Ultrasound Spots Breast Cancer in Pregnant Women
Don't neglect breast exams, symptoms during pregnancy, experts warn
TUESDAY, March 28, 2006 (HealthDay News) -- Ultrasound is a safe and accurate way to detect breast cancer in pregnant women and to assess their response to chemotherapy, U.S. researchers report.
The team from M.D. Anderson Cancer Center in Houston also urged pregnant women not to ignore breast cancer symptoms.
"Ultrasound identified 100 percent of cancers in our study, and mammography demonstrated 90 percent," chief investigator Dr. Wei T. Yang, associate professor of diagnostic radiology, said in a prepared statement.
"We want young women to know that symptomatic breast cancer that occurs during pregnancy can be imaged, diagnosed and treated while pregnant, so they should not wait to seek medical attention if they start to have suspicious symptoms," Yang said.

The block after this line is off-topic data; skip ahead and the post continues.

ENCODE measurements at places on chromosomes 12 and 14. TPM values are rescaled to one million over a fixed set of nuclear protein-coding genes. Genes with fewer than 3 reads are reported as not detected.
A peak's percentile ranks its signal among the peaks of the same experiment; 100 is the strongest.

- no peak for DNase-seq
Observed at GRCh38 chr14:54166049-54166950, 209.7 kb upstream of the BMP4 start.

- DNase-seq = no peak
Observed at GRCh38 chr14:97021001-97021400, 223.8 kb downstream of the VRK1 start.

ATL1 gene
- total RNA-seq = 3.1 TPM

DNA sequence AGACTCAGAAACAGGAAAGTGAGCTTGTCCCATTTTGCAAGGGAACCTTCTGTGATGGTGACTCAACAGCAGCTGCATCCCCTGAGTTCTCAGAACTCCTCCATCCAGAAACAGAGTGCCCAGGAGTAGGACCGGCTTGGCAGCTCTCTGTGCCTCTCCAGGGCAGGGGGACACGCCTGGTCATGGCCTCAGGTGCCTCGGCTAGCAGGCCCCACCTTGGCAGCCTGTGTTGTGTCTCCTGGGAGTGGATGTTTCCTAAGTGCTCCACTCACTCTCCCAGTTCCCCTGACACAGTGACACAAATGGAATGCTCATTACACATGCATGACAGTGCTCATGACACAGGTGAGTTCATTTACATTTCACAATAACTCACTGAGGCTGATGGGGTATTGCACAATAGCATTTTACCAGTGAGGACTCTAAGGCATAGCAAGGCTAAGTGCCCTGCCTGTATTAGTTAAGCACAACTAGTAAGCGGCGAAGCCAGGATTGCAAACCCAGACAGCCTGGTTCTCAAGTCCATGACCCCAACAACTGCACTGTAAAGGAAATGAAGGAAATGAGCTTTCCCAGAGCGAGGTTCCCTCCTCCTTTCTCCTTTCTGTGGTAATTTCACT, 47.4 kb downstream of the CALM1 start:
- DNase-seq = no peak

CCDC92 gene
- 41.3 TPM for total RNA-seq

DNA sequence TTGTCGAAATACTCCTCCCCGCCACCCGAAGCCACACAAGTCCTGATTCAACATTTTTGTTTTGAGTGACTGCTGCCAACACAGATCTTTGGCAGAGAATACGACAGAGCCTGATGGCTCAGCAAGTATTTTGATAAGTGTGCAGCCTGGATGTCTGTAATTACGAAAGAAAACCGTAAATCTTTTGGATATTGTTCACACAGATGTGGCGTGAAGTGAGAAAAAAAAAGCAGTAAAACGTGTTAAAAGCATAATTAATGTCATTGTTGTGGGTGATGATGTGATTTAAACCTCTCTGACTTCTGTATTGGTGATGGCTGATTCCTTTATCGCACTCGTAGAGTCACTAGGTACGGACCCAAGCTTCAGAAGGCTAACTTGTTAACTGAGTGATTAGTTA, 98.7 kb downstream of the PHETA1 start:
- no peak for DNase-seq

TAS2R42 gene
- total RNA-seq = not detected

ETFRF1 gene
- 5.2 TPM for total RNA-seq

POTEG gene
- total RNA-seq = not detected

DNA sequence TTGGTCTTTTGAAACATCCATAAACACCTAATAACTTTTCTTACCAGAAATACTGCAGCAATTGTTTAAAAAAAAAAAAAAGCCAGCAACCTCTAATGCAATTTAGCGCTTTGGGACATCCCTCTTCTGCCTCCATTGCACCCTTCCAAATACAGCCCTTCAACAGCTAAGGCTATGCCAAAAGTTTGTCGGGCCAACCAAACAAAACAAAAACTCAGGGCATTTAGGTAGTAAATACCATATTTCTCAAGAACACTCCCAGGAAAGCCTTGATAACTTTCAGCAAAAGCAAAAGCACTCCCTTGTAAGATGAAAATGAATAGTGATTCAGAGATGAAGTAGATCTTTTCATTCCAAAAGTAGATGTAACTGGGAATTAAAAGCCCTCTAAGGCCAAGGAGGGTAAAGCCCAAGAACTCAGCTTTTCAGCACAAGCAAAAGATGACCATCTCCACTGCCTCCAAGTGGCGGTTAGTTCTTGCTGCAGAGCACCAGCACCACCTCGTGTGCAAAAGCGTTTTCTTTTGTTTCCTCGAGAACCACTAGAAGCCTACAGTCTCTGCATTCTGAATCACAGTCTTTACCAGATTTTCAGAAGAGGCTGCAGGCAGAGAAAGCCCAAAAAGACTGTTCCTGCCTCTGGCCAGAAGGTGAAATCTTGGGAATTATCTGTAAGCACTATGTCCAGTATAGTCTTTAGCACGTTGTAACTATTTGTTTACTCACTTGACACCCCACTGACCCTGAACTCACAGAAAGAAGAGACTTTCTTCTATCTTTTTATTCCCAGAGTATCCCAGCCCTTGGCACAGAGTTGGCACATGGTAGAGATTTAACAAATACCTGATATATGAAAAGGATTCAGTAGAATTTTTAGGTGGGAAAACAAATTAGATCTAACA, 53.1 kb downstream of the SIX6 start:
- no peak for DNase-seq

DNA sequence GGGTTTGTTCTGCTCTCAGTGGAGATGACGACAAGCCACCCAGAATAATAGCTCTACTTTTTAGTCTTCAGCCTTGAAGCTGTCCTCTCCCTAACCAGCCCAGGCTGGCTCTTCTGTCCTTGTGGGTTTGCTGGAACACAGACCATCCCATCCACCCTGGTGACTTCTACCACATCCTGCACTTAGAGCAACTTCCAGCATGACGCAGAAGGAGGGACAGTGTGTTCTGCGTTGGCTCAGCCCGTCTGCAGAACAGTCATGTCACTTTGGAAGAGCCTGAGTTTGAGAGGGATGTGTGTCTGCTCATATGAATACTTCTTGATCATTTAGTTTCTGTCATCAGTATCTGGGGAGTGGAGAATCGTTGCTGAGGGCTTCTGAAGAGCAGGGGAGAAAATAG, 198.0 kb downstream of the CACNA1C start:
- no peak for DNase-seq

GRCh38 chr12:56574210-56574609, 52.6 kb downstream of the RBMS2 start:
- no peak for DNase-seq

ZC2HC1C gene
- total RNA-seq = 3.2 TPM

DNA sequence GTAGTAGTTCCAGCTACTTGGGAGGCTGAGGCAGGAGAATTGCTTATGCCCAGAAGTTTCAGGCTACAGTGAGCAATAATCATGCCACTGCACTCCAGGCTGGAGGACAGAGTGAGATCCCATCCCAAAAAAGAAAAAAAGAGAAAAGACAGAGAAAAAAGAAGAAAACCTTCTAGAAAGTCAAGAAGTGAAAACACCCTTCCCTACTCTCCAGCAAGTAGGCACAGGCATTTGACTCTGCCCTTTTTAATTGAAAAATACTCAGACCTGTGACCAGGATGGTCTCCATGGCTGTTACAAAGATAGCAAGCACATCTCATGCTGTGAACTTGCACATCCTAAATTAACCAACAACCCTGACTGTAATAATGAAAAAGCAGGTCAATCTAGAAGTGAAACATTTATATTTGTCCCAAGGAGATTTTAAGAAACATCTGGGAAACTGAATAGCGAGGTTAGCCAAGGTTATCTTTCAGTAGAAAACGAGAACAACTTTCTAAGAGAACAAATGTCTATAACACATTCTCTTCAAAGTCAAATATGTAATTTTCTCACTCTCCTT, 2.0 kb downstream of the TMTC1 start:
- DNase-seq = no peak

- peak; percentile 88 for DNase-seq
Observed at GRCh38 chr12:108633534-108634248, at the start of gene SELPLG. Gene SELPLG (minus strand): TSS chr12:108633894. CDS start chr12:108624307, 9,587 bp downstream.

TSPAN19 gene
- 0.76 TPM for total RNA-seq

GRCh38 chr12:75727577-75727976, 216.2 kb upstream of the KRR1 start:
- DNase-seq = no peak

The researchers noted that hormonal changes during pregnancy and lactation cause increased breast volume and firmness, which can hinder detection of tumors.
In this study, 23 pregnant women were diagnosed with 24 breast cancers. Seventeen tumors were detected using a combination of ultrasound and mammography, four tumors were diagnosed with ultrasound alone, and three tumors were diagnosed with mammography alone.
Ultrasound also detected the spread of cancer to the lymph nodes in 15 of the 18 women where this occurred, the study said. It also provided an accurate depiction of treatment response in 12 women who had chemotherapy.
The study appears in the April issue of the journal Radiology.
The U.S. National Cancer Institute has more about breast cancer and pregnancy.